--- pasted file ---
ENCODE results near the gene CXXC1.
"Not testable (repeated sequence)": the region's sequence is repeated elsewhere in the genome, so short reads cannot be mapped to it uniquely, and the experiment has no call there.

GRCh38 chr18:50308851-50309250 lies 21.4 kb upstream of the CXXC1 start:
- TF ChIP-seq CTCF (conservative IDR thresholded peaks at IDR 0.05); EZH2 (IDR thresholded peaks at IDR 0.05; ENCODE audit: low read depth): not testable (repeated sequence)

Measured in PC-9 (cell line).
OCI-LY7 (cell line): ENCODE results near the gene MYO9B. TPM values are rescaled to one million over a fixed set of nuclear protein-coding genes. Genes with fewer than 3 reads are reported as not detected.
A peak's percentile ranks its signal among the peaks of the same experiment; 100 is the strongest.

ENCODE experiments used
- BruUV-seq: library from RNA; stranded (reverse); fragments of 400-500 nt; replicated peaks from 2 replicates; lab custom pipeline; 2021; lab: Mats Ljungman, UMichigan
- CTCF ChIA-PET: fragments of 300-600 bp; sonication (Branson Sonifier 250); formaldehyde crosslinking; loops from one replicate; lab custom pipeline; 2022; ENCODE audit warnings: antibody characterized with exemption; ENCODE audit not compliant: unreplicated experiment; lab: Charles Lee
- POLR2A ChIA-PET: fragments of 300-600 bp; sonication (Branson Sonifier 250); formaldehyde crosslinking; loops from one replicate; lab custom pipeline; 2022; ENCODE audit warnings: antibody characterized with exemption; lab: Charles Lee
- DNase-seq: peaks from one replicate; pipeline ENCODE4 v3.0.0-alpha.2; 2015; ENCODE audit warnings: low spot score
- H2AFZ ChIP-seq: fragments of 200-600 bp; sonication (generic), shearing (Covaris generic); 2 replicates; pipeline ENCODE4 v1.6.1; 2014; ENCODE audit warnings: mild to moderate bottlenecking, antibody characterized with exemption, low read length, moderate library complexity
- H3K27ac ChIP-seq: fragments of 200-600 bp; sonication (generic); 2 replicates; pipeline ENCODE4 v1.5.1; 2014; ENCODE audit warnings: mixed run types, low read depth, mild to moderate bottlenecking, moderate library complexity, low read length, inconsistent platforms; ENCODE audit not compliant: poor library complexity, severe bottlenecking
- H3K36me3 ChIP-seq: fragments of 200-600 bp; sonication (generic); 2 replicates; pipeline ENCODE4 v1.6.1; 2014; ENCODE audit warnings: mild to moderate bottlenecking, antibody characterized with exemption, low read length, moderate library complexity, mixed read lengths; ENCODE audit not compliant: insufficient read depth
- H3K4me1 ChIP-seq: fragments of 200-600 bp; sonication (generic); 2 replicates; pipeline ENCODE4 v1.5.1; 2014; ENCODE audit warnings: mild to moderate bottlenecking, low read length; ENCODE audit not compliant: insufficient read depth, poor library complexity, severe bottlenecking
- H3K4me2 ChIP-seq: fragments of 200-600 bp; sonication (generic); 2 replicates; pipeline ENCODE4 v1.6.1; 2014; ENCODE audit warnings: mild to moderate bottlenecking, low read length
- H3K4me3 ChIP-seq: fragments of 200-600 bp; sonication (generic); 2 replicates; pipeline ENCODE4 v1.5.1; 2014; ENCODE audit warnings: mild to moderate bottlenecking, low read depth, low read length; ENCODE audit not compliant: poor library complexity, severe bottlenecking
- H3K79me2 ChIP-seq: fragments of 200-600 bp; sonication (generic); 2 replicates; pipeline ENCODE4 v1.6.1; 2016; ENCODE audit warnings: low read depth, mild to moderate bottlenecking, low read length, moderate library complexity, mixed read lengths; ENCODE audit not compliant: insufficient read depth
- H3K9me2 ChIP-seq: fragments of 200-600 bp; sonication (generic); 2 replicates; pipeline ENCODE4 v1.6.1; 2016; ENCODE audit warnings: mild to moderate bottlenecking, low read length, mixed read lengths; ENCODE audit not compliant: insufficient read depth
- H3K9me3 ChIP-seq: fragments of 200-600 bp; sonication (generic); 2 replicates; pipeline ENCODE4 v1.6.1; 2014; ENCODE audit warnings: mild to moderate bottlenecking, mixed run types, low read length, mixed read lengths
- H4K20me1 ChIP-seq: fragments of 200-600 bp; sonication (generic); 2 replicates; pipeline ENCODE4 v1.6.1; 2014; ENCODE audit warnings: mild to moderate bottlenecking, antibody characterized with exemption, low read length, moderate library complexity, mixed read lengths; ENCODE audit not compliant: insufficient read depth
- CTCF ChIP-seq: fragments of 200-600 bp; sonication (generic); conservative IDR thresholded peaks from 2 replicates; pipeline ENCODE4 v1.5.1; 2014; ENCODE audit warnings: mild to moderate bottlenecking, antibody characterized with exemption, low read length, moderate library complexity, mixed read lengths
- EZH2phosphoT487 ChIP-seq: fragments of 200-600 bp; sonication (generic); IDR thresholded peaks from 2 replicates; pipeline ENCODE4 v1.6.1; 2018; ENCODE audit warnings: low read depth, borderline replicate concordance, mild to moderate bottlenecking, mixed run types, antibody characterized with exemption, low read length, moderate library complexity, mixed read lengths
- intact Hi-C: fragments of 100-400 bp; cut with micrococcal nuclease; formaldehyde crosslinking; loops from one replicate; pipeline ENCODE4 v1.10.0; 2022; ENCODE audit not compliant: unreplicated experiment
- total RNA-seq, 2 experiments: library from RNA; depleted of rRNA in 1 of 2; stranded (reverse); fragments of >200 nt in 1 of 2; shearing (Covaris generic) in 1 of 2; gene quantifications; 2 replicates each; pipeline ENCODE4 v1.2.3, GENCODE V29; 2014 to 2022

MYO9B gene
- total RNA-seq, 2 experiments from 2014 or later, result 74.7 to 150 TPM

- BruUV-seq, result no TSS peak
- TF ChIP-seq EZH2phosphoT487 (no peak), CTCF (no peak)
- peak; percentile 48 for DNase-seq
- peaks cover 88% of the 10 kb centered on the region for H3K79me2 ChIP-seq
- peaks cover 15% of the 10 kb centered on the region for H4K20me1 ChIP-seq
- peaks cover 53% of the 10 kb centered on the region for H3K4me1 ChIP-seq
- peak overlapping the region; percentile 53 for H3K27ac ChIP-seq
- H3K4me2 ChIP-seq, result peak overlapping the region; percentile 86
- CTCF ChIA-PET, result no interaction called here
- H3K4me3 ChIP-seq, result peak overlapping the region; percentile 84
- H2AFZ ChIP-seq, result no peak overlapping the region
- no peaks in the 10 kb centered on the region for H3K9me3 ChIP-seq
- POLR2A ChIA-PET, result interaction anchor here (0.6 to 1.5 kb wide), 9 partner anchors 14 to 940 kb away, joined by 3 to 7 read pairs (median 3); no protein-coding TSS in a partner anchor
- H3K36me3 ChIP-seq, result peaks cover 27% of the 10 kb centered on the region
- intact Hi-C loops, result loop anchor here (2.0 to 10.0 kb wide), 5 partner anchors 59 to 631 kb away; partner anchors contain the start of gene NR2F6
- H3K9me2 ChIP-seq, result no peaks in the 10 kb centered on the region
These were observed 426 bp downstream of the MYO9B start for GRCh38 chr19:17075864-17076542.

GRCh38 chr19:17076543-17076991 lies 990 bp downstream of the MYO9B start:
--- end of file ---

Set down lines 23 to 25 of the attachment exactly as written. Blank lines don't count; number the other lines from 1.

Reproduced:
- CTCF ChIP-seq: fragments of 200-600 bp; sonication (generic); conservative IDR thresholded peaks from 2 replicates; pipeline ENCODE4 v1.5.1; 2014; ENCODE audit warnings: mild to moderate bottlenecking, antibody characterized with exemption, low read length, moderate library complexity, mixed read lengths
- EZH2phosphoT487 ChIP-seq: fragments of 200-600 bp; sonication (generic); IDR thresholded peaks from 2 replicates; pipeline ENCODE4 v1.6.1; 2018; ENCODE audit warnings: low read depth, borderline replicate concordance, mild to moderate bottlenecking, mixed run types, antibody characterized with exemption, low read length, moderate library complexity, mixed read lengths
- intact Hi-C: fragments of 100-400 bp; cut with micrococcal nuclease; formaldehyde crosslinking; loops from one replicate; pipeline ENCODE4 v1.10.0; 2022; ENCODE audit not compliant: unreplicated experiment